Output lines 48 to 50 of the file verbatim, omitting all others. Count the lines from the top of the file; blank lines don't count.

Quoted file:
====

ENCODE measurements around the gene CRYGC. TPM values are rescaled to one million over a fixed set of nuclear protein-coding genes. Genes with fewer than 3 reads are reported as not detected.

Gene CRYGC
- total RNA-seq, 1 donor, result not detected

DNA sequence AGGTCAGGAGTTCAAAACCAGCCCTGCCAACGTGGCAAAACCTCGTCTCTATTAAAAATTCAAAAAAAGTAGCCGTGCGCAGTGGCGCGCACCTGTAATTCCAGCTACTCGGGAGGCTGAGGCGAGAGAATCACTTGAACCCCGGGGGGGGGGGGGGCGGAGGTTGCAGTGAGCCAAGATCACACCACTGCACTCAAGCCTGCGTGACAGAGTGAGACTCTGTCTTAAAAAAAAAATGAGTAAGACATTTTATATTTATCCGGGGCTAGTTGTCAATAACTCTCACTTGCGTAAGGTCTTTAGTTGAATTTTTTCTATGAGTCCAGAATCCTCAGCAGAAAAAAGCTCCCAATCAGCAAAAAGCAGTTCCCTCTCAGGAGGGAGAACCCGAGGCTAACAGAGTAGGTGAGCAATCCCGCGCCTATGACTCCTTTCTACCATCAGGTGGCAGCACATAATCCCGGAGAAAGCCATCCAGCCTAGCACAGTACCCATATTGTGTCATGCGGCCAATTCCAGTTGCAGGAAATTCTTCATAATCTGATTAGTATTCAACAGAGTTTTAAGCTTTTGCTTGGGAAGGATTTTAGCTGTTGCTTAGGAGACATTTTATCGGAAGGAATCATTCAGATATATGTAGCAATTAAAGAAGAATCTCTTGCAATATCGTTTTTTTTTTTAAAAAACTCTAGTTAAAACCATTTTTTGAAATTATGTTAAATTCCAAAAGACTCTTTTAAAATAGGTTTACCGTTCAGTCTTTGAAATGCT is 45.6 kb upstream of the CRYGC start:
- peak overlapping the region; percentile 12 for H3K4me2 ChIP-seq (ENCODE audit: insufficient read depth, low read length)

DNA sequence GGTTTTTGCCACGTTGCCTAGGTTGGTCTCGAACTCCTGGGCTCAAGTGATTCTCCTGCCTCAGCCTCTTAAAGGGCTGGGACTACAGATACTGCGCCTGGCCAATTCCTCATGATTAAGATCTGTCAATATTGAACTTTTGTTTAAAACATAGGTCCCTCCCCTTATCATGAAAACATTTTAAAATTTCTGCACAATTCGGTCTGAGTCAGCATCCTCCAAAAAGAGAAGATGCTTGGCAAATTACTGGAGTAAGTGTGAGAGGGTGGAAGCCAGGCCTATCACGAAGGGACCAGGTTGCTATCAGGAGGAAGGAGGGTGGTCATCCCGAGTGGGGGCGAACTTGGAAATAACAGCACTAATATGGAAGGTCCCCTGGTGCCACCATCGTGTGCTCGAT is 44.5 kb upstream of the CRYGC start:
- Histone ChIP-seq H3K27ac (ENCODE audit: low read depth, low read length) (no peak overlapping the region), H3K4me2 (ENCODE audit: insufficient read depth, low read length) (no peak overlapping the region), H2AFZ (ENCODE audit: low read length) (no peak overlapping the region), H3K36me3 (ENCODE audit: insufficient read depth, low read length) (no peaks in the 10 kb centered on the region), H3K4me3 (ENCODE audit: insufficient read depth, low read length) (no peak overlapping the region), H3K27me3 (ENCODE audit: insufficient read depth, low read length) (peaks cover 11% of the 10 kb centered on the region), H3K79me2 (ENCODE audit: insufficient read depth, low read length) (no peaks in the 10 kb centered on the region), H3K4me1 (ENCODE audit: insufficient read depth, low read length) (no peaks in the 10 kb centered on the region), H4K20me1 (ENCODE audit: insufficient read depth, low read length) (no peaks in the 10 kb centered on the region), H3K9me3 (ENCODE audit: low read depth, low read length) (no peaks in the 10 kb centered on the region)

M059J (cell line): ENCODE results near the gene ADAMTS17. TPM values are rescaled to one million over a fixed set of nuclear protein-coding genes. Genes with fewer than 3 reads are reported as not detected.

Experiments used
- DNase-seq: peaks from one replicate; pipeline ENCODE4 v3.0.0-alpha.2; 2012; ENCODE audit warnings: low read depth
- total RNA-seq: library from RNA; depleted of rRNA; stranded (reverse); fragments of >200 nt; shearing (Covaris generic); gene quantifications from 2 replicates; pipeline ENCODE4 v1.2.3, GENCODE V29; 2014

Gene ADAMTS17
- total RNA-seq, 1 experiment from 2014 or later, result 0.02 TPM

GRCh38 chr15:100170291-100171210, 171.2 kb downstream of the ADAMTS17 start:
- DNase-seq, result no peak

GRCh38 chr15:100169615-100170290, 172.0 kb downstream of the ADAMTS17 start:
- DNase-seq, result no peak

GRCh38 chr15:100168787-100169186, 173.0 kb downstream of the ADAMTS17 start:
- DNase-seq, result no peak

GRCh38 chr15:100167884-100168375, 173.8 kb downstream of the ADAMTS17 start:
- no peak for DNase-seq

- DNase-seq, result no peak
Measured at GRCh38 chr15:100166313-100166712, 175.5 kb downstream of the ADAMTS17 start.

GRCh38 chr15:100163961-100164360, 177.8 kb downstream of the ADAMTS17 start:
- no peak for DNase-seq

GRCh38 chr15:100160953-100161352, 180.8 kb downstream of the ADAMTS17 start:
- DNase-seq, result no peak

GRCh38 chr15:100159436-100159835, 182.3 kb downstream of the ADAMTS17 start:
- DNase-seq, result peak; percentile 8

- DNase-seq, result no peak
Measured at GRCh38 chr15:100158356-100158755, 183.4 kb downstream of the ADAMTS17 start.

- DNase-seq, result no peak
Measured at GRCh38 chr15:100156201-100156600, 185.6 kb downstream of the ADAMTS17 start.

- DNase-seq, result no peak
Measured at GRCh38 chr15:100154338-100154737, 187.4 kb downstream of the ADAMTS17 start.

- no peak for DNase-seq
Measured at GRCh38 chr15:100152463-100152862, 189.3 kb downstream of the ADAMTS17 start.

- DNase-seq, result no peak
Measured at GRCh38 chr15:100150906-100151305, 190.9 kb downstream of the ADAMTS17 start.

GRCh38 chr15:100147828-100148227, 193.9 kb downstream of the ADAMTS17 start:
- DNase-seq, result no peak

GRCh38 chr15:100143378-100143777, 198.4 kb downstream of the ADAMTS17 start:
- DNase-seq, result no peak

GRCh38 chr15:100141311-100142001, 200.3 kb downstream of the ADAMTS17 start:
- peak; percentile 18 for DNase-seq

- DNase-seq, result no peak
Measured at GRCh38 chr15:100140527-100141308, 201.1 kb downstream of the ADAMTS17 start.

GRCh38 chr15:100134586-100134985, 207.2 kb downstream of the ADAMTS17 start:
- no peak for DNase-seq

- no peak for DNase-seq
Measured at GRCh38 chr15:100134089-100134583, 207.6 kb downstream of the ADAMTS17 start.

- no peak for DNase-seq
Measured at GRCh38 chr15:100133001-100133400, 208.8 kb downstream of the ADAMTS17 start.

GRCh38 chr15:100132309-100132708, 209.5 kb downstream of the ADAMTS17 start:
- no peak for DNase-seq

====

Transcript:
GRCh38 chr15:100134586-100134985, 207.2 kb downstream of the ADAMTS17 start:
- no peak for DNase-seq

- no peak for DNase-seq